Cellist Mstislav Rostropovich will play selections from Beethoven,
Schumann, and Britten tonight at 8:30 p.m., in a concert sponsored by the
University Musical Society at Hill Auditorium.
Cinema II - Ball of Fire, 7 p.m., His Girl Friday, 8 p.m., Nat. Sci. Aud.
Hill St. - On the Town, .7 & 9 p.m., 1429 Hill.
Cinema Guild - The Stranger, 7 & 9 p.m., Lorch.
AAFC - Aguirre, Wrath of God, 7:30 p.m., Distant Thunder, 9:15 p.m.,
School of Music - Trombone recital, Lawrence Cooper, 8 p.m., Recital
Theatre and Drama - "Devour the Snow" by Abe Polsky, 8 p.m., New
Trueblood Arena, Frieze Building.
Ark - Open mike night, 7:30, 1421 Hill.
Second Chance - Masquerade.
Laugh Track - Comedy triple header, Stoney Burke, Tim Slagle, Tim
Rowlands, 9 p.m., U-Club.
Guild House; Canterbury Loft - Christianity and Capitalism Today,
Cornel West, "The Prophetic Church & the Socialist Vision," 7:30 p.m., Rec
Room, St. Andrew's Church.
Ind. & Oper. Engin. - Seminar, A.K. Kochhar, "Computer Integrated
Manufacturing and Its Implications," 4 p.m., IOE Sem. Rm. 241.
PsychiatryB- Thomas Wehr, "Seasonal Depressions - Rhythms &
Blues," 10:30 a.m., CRH Aud.
Western European Studies; Economics; Sociology - Ernest Mandel,
"Contemporary Debates in Marxist Theory," 4 p.m., Rackham Am-
Dentistry - Oral biology seminar, Salam Syed, "Comparative
Microbiology of Periodontal Disease," 4 p.m., 1033 Kellogg.
Michigan Map Society - James Minton, "Modern Maps & their Research
Possibilities," 8 p.m., Grad Library, Rm. 825.
Jewish Social Action Committee - Zvi Gitelman, "Soviet Jews Today,"
7:30 p.m., Hillel, 1429 Hill.
Michigan College Republicans - Mike Nye, "Duties of a State Rep," 7
p.m., Anderson Rm., Union..
Chemistry - Analytical seminar, David Albers, "Fluoro-Immunoassay,"
4 p.m., 1200 Chem; organic seminar, Steven Tanis, "Furans as Synthons in
the Preparation of Bioactive Natural Products," 4 p.m., 1300 Chem.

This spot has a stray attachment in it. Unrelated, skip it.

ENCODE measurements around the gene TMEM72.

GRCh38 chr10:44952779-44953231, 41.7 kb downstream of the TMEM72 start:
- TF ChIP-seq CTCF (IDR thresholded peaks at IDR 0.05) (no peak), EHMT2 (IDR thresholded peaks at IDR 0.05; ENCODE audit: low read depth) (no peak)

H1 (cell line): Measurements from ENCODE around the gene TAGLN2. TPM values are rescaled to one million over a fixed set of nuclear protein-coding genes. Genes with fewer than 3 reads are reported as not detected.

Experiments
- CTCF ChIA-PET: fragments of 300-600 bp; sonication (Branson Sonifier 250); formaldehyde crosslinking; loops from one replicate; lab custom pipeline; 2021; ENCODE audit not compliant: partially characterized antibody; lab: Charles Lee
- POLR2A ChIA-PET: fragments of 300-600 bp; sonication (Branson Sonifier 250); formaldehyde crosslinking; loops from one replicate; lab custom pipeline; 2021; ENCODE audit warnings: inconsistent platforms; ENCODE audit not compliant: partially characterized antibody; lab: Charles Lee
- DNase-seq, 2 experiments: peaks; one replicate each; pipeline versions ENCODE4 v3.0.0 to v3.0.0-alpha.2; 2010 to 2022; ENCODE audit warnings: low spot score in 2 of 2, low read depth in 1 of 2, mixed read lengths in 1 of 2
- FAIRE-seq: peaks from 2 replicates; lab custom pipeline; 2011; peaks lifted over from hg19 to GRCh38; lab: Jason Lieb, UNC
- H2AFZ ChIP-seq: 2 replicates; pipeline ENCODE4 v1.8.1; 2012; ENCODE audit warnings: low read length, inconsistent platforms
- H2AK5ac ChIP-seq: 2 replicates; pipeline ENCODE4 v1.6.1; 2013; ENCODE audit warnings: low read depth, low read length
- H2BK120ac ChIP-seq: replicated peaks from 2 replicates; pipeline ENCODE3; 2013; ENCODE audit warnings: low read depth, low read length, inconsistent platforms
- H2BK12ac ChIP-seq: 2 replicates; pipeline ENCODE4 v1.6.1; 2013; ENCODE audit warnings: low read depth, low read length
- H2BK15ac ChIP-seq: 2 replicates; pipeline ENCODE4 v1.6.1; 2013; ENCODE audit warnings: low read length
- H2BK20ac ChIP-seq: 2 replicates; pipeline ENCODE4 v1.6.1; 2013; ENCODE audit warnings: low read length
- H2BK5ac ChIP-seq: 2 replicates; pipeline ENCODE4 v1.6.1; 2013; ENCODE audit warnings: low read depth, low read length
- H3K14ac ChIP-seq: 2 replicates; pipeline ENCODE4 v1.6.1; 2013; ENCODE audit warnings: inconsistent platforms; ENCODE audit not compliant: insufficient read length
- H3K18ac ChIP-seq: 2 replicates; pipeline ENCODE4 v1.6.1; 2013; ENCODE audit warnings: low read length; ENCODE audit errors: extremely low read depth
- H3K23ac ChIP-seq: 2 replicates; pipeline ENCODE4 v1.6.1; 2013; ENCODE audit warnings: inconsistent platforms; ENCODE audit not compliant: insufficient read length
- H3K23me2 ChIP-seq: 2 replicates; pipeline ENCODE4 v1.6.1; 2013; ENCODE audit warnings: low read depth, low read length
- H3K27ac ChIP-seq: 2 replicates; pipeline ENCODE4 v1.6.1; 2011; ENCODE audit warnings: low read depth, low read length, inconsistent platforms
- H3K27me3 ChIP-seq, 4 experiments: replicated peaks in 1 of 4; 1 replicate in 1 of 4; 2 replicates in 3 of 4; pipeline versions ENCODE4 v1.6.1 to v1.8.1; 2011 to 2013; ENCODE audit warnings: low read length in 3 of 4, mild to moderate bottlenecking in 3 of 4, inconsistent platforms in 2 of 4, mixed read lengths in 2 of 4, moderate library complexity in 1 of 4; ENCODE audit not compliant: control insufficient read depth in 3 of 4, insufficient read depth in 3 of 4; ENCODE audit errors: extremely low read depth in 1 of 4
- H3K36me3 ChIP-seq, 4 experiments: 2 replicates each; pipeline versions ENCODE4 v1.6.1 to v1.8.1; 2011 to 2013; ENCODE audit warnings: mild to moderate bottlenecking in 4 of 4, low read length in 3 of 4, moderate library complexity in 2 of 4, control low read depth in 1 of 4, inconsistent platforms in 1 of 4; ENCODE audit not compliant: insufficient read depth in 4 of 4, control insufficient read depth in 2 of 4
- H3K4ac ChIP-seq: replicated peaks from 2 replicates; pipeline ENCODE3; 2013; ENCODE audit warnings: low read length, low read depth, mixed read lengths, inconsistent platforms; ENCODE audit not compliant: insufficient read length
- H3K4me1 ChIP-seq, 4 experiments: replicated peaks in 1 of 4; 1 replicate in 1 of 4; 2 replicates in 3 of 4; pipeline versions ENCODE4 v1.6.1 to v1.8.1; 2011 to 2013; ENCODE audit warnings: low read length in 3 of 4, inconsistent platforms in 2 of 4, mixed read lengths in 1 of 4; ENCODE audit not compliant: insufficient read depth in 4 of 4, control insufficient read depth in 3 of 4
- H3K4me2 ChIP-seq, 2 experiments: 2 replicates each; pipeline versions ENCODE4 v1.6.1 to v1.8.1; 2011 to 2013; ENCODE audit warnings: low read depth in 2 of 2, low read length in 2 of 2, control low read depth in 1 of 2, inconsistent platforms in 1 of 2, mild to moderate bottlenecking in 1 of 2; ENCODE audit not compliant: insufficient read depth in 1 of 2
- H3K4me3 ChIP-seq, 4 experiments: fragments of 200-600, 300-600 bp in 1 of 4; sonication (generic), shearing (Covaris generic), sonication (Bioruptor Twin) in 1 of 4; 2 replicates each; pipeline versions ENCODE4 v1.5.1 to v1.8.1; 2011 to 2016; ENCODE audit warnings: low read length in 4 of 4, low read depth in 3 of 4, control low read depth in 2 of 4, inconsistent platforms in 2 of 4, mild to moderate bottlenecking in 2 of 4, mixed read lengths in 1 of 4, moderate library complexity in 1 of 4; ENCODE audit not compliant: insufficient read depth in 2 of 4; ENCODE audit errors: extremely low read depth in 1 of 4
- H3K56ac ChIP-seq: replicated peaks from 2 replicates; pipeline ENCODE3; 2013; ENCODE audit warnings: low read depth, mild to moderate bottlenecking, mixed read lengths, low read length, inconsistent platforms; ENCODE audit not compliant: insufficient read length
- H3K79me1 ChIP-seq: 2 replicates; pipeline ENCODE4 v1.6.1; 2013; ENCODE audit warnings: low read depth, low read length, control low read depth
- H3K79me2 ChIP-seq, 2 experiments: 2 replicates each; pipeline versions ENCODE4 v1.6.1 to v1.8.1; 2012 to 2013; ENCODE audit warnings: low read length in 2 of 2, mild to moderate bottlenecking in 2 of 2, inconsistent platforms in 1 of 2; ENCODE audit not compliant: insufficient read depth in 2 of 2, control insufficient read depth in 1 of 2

New England Lit Program - Informational meeting and slide show for
spring term in New Hampshire, 8 p.m., Angell Aud. D.
Computing Center - Forrest Hartman, "Intro to TELL-A-GRAFF," 3:30
p.m., 165 Bus. Ad.
Sociology - Thomas Scheff, "Research on Emotions," 4 p.m., Rackham
E. Conf. Rm.
Minority Student Services, Trotter House - Neftali Garcia, "Economic
and Ecological Crisis in Puerto Rico; A Case in Utilization & Abuse of
Natural Resources," 7:30 p.m., Rackham W Conf. Rm.
English - Young writers series, poet Ian Reid, 4 p.m., Rackham W. Conf.
Project Community - Panel discussion, "Career Options in Law," 4:30
p.m., Rm.116,Hutchens Hall.
International Center - Slide show, Year in Scandinavia Program, noon,
Physics and Humanities - Brian Josephson, "Intelligence and Reality," 4
p.m., 170 Astronomy Bldg.
Center for Afroamerican and African Studies; Office of Ethicsand
I ,e1igion-,Cornel West, "Tie 196W's and Afro-America: A Black Christian
Socialist Perspective," noon, Rm.1309 School of Education..
Center for Russian and East European Studies - Bill Zimmerman, "A
Report on the Soviet Interview Project," noon, Lane Hall Commons Rm.
Marxist Humanist News and Letters Committee - Eyewitness reports by
lab sit-in and Nov. 12 march on Washington participants, 8 p.m., East Quad
Michigan Gay Undergraduates - 9 p.m., Guild House, 802 Monroe.
Tae Kwon Do Club - Practice, 7 p.m., CCRB Martial Arts Rm.
Academic Alcoholics -1:30 p.m., Alano Club.
Science Fiction Club - 8:15 p.m., League.
Museum of Art - Art Break, Jeanette Goldberg, "Woodcuts," 12:10 p.m.
Student Alumni Council - First & Foremost Week, Maize & Blue
"Tackey" Dress Contest & Cheering Contest, 7 p.m., Dooley's.